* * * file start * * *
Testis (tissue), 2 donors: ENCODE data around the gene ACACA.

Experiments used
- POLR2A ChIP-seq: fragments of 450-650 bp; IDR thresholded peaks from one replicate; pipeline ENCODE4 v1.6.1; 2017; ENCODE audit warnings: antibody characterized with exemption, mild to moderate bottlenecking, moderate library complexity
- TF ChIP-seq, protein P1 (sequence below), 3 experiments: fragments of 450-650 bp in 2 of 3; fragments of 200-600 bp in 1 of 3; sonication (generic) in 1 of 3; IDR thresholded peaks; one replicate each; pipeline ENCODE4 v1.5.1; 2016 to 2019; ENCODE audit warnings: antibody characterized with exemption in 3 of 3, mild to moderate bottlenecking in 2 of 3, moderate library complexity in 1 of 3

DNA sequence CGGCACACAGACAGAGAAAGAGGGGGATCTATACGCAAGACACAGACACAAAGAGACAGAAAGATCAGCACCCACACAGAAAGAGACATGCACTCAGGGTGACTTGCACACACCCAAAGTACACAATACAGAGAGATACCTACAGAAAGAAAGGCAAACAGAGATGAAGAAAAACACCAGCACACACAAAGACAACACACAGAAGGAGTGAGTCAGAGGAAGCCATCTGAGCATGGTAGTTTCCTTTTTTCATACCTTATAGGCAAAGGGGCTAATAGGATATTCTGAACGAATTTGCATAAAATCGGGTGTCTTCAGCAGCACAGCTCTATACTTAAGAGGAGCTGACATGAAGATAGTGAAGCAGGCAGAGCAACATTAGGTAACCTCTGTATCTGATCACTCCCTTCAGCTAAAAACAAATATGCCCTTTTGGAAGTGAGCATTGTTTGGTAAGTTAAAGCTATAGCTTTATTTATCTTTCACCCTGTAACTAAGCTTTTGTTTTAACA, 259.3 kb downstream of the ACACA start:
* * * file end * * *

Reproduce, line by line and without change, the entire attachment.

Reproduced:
Testis (tissue), 2 donors: ENCODE data around the gene ACACA.

Experiments used
- POLR2A ChIP-seq: fragments of 450-650 bp; IDR thresholded peaks from one replicate; pipeline ENCODE4 v1.6.1; 2017; ENCODE audit warnings: antibody characterized with exemption, mild to moderate bottlenecking, moderate library complexity
- TF ChIP-seq, protein P1 (sequence below), 3 experiments: fragments of 450-650 bp in 2 of 3; fragments of 200-600 bp in 1 of 3; sonication (generic) in 1 of 3; IDR thresholded peaks; one replicate each; pipeline ENCODE4 v1.5.1; 2016 to 2019; ENCODE audit warnings: antibody characterized with exemption in 3 of 3, mild to moderate bottlenecking in 2 of 3, moderate library complexity in 1 of 3

DNA sequence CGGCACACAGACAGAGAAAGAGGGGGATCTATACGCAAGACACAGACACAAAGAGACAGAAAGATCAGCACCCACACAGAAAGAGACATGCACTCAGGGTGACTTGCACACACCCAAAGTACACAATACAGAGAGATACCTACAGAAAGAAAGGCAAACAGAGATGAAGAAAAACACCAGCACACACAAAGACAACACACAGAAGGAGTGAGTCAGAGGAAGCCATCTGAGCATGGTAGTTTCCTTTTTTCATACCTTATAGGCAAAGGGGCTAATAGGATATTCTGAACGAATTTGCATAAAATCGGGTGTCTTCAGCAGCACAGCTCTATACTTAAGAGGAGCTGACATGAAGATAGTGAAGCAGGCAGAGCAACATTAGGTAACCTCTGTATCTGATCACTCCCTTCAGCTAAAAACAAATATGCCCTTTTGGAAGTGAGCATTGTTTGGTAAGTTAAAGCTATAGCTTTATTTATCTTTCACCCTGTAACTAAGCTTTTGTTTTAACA, 259.3 kb downstream of the ACACA start: